Proportion of caecal and environmental samples positive for vancomycin resistant enterococci (VRE) (number positive/number cultured)

 

Farm A

Farm B

 

Test compartments

Control compartments

Test compartment

Control compartments

Caecas two batches before disinfection

na

na

1/10

5/20

Caecas one batch before disinfection

4/10

3/10

2/10

8/20

Environmental samples before disinfection

10/12

6/12

6/6

4/12

Environmental samples after disinfection

0/10

2/10

0/6

6/12

Caecas one batch after disinfection

1/10

0/10

0/10

1/20*

Caecas two batches after disinfection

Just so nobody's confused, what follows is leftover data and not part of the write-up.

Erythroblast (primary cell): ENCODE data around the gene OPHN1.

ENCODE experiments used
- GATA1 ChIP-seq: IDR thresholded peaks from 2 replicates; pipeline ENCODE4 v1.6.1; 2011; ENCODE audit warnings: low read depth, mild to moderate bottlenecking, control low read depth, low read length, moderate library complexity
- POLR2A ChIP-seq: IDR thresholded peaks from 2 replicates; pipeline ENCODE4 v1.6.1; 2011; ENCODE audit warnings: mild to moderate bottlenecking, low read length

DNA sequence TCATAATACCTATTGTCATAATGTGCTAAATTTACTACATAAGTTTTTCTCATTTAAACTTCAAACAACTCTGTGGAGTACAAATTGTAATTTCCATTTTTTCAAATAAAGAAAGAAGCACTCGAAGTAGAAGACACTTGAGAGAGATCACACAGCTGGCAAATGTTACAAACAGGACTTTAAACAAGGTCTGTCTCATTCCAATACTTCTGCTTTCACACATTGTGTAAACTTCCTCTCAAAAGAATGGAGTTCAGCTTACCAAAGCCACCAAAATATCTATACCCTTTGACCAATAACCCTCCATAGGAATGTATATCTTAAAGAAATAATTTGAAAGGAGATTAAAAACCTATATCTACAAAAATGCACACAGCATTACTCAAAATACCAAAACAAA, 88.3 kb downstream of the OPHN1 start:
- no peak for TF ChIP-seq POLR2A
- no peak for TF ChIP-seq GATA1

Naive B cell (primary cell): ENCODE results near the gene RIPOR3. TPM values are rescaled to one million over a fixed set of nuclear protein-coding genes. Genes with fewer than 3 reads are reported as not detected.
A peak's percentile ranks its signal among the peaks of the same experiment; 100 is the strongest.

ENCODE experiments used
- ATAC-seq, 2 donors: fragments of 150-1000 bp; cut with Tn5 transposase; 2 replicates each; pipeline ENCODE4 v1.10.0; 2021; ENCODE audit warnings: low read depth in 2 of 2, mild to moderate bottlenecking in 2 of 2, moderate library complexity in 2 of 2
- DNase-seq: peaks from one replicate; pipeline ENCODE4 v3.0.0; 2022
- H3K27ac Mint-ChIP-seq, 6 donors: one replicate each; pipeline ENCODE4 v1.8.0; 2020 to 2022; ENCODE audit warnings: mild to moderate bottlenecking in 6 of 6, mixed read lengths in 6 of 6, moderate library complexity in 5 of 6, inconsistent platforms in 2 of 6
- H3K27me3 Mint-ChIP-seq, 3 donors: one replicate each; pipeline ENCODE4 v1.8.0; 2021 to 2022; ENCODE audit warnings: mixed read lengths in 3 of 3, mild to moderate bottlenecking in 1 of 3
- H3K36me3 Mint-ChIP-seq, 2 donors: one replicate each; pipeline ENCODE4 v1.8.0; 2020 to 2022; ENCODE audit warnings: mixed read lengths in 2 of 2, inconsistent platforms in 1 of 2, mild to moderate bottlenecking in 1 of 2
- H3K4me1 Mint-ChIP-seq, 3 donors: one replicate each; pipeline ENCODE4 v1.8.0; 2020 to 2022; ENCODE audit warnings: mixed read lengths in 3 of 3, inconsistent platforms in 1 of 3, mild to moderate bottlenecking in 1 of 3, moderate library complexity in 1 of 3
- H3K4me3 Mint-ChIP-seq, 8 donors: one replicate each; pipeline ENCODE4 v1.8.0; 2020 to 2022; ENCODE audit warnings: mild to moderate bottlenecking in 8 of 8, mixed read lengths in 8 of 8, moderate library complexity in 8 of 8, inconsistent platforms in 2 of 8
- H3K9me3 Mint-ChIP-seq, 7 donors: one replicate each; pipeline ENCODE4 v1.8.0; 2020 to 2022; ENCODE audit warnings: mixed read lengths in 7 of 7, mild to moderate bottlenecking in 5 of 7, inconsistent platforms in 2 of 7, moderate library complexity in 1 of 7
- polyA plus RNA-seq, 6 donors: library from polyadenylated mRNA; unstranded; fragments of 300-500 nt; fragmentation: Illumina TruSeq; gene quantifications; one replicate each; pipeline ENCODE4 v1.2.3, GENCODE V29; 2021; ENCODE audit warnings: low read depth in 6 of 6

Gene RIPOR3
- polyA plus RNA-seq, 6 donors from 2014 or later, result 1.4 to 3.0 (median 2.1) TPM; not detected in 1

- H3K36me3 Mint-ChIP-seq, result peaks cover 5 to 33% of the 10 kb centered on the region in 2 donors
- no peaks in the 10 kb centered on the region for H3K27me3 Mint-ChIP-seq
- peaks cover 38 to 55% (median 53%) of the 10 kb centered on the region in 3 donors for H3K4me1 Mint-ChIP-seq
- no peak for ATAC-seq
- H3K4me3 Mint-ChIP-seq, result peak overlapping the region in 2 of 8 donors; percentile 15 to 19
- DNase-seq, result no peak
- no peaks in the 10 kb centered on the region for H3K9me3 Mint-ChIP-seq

0/10

2/10

0/10

1/20*

At Farm A the temperature in the test compartment was raised to 50°C for 4 hours and at Farm B to 60°C. At both farms the control compartment(s) were cleaned and disinfected according to the respective farms normal routines.

na = samples not taken.

* Both the caecas positive for VRE were from broilers raised in one of the control compartments whereas all caecas from both batches from the other control compartment were negative for VRE.